Wearable Diagnostics, Spectroscopic Systems Win Big at SPIE Startup Challenge

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On 5 February, six startups won industry accolades as well as sharing more than $85,000 in cash and business support at the 10th annual Startup Challenge at SPIE Photonics West.

For the first time, the pitch competition included two distinct tracks: Healthcare and Deep Tech, a clear indication of the exciting growth, trajectory, and popularity of the Challenge.

In the Deep Tech track, Senorics, which builds low-cost, mobile spectroscopic systems that detect contaminants in food – “With our technology, Snow White would never have eaten that apple” – won first place; Labby, a data company combining optical sensing with AI for real-time milk analysis, came in second; and Circle Optics landed third with its 360-degree Hydra camera.

In Healthcare, Odin Technologies was the top winner with a wearable, disposable technology that measures perfusion in order to identify non-obvious hemorrhages and compartment syndrome in trauma patients, while Rubitection won second place with its Rubitect Assessment System, an optical monitoring tool for preventing bedsores. Eysz, Inc., whose software algorithm uses oculometric data – eye movements – to detect and respond to epilepsy seizures, was honored with third place.

Odin and Senorics took home checks for $10,000 from Jenoptik, plus $5,000 in equipment from Edmund Optics, a Challenge co-sponsor; Labby and Rubitection received $5,000; and Circle Optics and Eysz took home $2,500. The Startup Challenge runs alongside the SPIE Venture Summit as a part of a week-long entrepreneur program, so Challenge semi-finalists and finalists have multiple opportunities for mentorship, industry advice, and feedback as they hone their final pitches.

“For me this is an incredible experience because I’m taking part in this competition for the third time,” said Senorics CEO Ronny Timmreck. “We’ve been really persistent and have worked hard on our business model and on the technology, so I’m very proud that we are the winners this year. The support and feedback we get here is great. I want to tell all the founders and other companies: you get much more than just the prize at the SPIE Startup Challenge. I like the prize, but the most valuable thing at this competition is that you get the support, the mentors, and feedback on your pitch and business model.”

“I loved all of it,” said Odin CEO Steven Hansen. “Between Farzin [Samadani] and Viktor [Brandtneris] as the onsite presence of National Science Foundation’s I-Corps – the experience they offer is phenomenal; they have great gold nuggets of information that they can apply to us. The whole week extended beyond the Startup Challenge: it was going around the exhibition floor, it was talking to mentors and advisors and technologists, learning how to interface with these people and what kinds of questions to ask. The Challenge from start to finish is a great program and a terrific opportunity. Being able to learn from the experts here is invaluable.”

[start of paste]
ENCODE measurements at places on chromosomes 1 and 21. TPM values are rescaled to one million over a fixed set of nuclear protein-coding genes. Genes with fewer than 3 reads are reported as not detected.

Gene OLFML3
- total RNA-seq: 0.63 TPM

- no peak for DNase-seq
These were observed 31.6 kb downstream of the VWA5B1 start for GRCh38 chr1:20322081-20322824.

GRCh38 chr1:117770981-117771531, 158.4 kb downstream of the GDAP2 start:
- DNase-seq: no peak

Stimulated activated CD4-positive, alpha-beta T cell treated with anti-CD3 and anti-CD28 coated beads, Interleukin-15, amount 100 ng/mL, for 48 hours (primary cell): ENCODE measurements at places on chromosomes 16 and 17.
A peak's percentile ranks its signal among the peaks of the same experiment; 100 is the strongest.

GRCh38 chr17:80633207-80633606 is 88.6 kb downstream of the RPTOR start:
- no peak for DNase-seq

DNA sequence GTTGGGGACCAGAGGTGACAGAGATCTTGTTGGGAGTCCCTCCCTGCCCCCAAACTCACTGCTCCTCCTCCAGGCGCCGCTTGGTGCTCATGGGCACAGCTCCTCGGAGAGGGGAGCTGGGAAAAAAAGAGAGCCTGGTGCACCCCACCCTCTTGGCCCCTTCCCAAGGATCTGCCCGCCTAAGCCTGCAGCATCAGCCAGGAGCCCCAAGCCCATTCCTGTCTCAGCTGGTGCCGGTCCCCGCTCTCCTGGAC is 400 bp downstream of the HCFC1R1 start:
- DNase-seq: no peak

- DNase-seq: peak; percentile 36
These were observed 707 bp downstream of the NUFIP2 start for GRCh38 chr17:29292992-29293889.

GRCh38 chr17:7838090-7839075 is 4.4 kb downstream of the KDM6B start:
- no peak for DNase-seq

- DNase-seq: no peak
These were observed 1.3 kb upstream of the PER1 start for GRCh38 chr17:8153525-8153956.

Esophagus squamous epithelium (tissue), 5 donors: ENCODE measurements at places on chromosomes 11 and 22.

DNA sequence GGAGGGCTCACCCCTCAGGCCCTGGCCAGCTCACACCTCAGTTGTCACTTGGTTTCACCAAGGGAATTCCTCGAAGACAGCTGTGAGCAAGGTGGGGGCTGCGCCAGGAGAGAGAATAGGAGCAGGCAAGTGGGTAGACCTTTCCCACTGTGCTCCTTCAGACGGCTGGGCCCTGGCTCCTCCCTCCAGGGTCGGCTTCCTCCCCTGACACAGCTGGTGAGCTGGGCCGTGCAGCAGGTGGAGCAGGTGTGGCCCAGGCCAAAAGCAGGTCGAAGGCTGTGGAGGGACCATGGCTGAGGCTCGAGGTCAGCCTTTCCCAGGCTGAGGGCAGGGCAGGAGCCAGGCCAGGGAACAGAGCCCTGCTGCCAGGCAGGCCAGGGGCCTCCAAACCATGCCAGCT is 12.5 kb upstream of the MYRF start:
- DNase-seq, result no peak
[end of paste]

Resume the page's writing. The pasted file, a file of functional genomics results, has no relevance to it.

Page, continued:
The SPIE Startup Challenge, which showcases new businesses, products, and technologies that are addressing critical needs with photonics, is enabled by Founding Partner Jenoptik; Strategic Partner LDV Capital; Lead Sponsors Edmund Optics, MKS Instruments, Hamamatsu, Thorlabs, and B&W Tek CEO Sean Wang; and Supporting Sponsors the National Science Foundation and the Luminate Accelerator.

Judges drawn from across the industry who vetted the applicants for their business models, financial cases, and competitive advantages included Sony Venture’s Shoichi Osawa, Maschmeyer Group Ventures’ Lauren Pfeifer, Fusion Fund’s Homan Yuen, Photon Fund’s Zhenlin Li, LDV Capital’s Evan Nisselson, Genoa Venture’s William Hyun; LightWave Advisors’ John Dexheimer and Mark Wippich, SANICA Ventures’ Don Golini, NewCap Partners’ Christopher Rowan and Danny Piper, Renovo Capital’s Jerry Panagrossi, Anzu Partners’ Jimmy Kan, Johnson & Johnson Innovations’ Andrew Pilon, Phoenix Venture Partners’ Frank Levinson, True Wealth Ventures’ Kerry Rupp, and Hamamatsu Photonics’ Darren Martindill.

About SPIE

SPIE is the international society for optics and photonics, an educational not-for-profit organization founded in 1955 to advance light-based science, engineering, and technology. The Society serves more than 255,000 constituents from 183 countries, offering conferences and their published proceedings, continuing education, books, journals, and the SPIE Digital Library. In 2019, SPIE provided more than $5 million in community support including scholarships and awards, outreach and advocacy programs, travel grants, public policy, and educational resources. www.spie.org



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